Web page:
The downside, as Lily Ballard points out,  is that it binds an extra variable. In this case, it’s no big deal as key was already defined as part of the problem statement. But what if you rephrase the call as such:

if let key = foo(), value = dict[key] { ... }

This could potentially shadow an existing variable versus the previous case which does so intentionally. If so, this could cause conflict in the statements in success clause. It’s not a likely scenario but it’s one that should be considered in contrast to the Optional-mapping, which has no such issues:

if let value = foo().map({dict[$0]}) { ... }
if let value = foo().flatMap({dict[$0]}) { ... } // thanks again @oisdk

Even so, I still think the two-stage approach wins in clarity. The functional chaining has become more complex and in real world situations would likely use longer, more-involved symbols. The code is more fluent but also harder to track.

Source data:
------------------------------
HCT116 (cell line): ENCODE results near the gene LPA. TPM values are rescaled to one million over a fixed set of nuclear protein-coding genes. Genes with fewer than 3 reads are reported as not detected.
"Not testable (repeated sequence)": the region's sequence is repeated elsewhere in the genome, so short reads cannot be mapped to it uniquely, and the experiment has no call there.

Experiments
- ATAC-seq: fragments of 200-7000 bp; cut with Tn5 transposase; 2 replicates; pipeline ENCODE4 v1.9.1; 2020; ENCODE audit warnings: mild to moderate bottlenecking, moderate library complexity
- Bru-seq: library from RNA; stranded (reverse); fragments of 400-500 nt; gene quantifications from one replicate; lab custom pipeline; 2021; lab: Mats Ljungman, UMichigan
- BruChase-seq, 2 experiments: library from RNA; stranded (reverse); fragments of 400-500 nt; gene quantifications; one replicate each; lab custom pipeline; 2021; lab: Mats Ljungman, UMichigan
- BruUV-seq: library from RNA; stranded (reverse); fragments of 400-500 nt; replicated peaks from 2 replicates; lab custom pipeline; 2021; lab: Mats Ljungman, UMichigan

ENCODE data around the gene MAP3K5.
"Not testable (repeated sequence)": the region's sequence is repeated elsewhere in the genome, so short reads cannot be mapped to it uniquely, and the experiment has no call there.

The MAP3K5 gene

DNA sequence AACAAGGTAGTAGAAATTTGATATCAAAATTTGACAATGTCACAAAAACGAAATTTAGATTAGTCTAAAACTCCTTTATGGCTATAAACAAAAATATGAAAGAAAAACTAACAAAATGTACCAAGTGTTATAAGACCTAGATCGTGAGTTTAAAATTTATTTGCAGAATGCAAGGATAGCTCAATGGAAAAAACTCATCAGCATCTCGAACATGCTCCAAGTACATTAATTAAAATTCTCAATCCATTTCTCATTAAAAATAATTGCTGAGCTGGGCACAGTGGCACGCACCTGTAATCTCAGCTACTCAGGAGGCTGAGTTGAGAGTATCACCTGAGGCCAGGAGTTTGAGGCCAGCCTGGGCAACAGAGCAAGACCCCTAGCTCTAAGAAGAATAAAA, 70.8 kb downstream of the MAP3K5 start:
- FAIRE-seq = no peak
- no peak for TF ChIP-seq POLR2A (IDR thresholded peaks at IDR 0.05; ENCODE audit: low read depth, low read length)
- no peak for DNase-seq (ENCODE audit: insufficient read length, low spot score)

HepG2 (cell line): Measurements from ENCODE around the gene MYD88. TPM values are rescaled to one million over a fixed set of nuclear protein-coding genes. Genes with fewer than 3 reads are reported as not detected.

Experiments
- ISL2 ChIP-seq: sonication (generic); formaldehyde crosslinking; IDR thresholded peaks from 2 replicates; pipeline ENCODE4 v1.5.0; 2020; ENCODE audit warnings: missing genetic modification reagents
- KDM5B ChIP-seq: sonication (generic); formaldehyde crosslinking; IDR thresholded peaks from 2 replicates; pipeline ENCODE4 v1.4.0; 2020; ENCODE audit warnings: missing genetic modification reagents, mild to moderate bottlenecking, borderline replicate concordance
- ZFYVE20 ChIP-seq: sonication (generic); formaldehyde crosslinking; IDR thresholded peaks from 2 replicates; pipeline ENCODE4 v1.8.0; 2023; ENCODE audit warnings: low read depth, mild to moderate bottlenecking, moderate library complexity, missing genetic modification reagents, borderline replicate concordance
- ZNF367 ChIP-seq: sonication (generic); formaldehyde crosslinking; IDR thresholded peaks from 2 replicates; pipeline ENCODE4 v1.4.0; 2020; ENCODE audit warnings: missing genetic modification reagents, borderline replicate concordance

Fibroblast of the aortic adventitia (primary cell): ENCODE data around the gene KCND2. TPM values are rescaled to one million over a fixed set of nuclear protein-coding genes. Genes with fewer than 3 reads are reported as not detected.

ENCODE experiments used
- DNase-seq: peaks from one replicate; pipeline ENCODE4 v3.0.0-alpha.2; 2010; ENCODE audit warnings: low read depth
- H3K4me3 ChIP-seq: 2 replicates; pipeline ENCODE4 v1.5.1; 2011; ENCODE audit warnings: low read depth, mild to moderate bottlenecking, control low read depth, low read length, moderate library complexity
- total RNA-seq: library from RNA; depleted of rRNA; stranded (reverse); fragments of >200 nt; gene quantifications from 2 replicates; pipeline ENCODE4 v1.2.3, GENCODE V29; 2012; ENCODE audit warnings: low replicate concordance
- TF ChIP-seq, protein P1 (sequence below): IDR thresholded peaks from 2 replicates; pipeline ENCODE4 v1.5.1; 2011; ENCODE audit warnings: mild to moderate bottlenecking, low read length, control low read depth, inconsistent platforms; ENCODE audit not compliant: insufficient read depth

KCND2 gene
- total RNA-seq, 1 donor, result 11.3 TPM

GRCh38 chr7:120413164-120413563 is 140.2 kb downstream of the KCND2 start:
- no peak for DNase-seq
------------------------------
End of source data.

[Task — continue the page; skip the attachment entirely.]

For me, it breaks down into the following questions:

  • Does the Optional map approach produce more efficient code? Slightly
  • Does the Optional map approach more effectively avoid potential errors? Possibly, with unplanned shadowing
  • Does the Optional map approach better communicate the programming story? Not for me, but it may for people more comfortable with thinking “mapping” and “Optional” together.
  • Will the Optional map approach be more maintainable? I don’t think so.

Those are my thoughts. Do you have strong opinions one way or the other?

Creating a Swift Package on github: Not as easy as I thought

When it comes to all things git, I’m useless. This should not be news to anyone.


I thought that setting up a git repo to be used with the package manager would be a no-brainer. After all, consuming a package just means sticking a dependency one-liner into an app package, right?